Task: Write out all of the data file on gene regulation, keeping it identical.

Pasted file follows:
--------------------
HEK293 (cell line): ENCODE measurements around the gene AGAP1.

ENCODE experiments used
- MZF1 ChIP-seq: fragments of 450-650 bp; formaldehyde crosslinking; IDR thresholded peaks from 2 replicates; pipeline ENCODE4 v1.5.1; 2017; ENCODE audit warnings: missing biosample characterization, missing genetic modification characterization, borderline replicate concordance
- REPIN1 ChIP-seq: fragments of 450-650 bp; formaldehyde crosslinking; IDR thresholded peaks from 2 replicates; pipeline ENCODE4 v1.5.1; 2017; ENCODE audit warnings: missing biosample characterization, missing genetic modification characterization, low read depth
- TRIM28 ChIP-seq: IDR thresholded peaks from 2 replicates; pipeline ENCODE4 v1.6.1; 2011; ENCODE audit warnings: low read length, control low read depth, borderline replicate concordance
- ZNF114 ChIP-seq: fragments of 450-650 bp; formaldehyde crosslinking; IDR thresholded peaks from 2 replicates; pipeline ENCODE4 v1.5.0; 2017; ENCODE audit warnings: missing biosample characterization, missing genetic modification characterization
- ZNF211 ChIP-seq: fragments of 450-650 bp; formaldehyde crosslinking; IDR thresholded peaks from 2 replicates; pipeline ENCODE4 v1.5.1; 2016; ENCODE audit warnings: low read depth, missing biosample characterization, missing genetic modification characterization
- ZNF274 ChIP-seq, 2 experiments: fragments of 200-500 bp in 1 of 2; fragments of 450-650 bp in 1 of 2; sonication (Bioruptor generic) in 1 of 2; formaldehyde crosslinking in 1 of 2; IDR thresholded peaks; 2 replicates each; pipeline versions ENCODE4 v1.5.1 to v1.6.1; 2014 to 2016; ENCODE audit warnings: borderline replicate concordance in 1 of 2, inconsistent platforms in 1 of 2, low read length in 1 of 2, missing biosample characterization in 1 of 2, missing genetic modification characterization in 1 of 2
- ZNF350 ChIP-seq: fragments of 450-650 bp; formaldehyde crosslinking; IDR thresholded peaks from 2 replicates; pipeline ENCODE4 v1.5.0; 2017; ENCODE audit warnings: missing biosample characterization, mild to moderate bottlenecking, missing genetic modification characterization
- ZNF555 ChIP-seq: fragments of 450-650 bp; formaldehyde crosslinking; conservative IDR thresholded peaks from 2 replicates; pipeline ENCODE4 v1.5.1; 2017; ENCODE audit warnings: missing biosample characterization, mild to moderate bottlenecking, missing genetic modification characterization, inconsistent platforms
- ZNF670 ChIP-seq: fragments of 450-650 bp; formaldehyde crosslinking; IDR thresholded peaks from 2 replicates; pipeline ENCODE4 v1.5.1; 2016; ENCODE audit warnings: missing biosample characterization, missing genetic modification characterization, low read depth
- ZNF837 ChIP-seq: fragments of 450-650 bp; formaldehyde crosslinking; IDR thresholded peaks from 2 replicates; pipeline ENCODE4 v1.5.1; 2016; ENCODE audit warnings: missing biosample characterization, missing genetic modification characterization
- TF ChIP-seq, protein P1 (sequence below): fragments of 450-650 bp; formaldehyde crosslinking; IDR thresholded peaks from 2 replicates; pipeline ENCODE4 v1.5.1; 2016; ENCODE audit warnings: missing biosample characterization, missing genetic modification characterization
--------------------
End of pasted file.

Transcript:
HEK293 (cell line): ENCODE measurements around the gene AGAP1.

ENCODE experiments used
- MZF1 ChIP-seq: fragments of 450-650 bp; formaldehyde crosslinking; IDR thresholded peaks from 2 replicates; pipeline ENCODE4 v1.5.1; 2017; ENCODE audit warnings: missing biosample characterization, missing genetic modification characterization, borderline replicate concordance
- REPIN1 ChIP-seq: fragments of 450-650 bp; formaldehyde crosslinking; IDR thresholded peaks from 2 replicates; pipeline ENCODE4 v1.5.1; 2017; ENCODE audit warnings: missing biosample characterization, missing genetic modification characterization, low read depth
- TRIM28 ChIP-seq: IDR thresholded peaks from 2 replicates; pipeline ENCODE4 v1.6.1; 2011; ENCODE audit warnings: low read length, control low read depth, borderline replicate concordance
- ZNF114 ChIP-seq: fragments of 450-650 bp; formaldehyde crosslinking; IDR thresholded peaks from 2 replicates; pipeline ENCODE4 v1.5.0; 2017; ENCODE audit warnings: missing biosample characterization, missing genetic modification characterization
- ZNF211 ChIP-seq: fragments of 450-650 bp; formaldehyde crosslinking; IDR thresholded peaks from 2 replicates; pipeline ENCODE4 v1.5.1; 2016; ENCODE audit warnings: low read depth, missing biosample characterization, missing genetic modification characterization
- ZNF274 ChIP-seq, 2 experiments: fragments of 200-500 bp in 1 of 2; fragments of 450-650 bp in 1 of 2; sonication (Bioruptor generic) in 1 of 2; formaldehyde crosslinking in 1 of 2; IDR thresholded peaks; 2 replicates each; pipeline versions ENCODE4 v1.5.1 to v1.6.1; 2014 to 2016; ENCODE audit warnings: borderline replicate concordance in 1 of 2, inconsistent platforms in 1 of 2, low read length in 1 of 2, missing biosample characterization in 1 of 2, missing genetic modification characterization in 1 of 2
- ZNF350 ChIP-seq: fragments of 450-650 bp; formaldehyde crosslinking; IDR thresholded peaks from 2 replicates; pipeline ENCODE4 v1.5.0; 2017; ENCODE audit warnings: missing biosample characterization, mild to moderate bottlenecking, missing genetic modification characterization
- ZNF555 ChIP-seq: fragments of 450-650 bp; formaldehyde crosslinking; conservative IDR thresholded peaks from 2 replicates; pipeline ENCODE4 v1.5.1; 2017; ENCODE audit warnings: missing biosample characterization, mild to moderate bottlenecking, missing genetic modification characterization, inconsistent platforms
- ZNF670 ChIP-seq: fragments of 450-650 bp; formaldehyde crosslinking; IDR thresholded peaks from 2 replicates; pipeline ENCODE4 v1.5.1; 2016; ENCODE audit warnings: missing biosample characterization, missing genetic modification characterization, low read depth
- ZNF837 ChIP-seq: fragments of 450-650 bp; formaldehyde crosslinking; IDR thresholded peaks from 2 replicates; pipeline ENCODE4 v1.5.1; 2016; ENCODE audit warnings: missing biosample characterization, missing genetic modification characterization
- TF ChIP-seq, protein P1 (sequence below): fragments of 450-650 bp; formaldehyde crosslinking; IDR thresholded peaks from 2 replicates; pipeline ENCODE4 v1.5.1; 2016; ENCODE audit warnings: missing biosample characterization, missing genetic modification characterization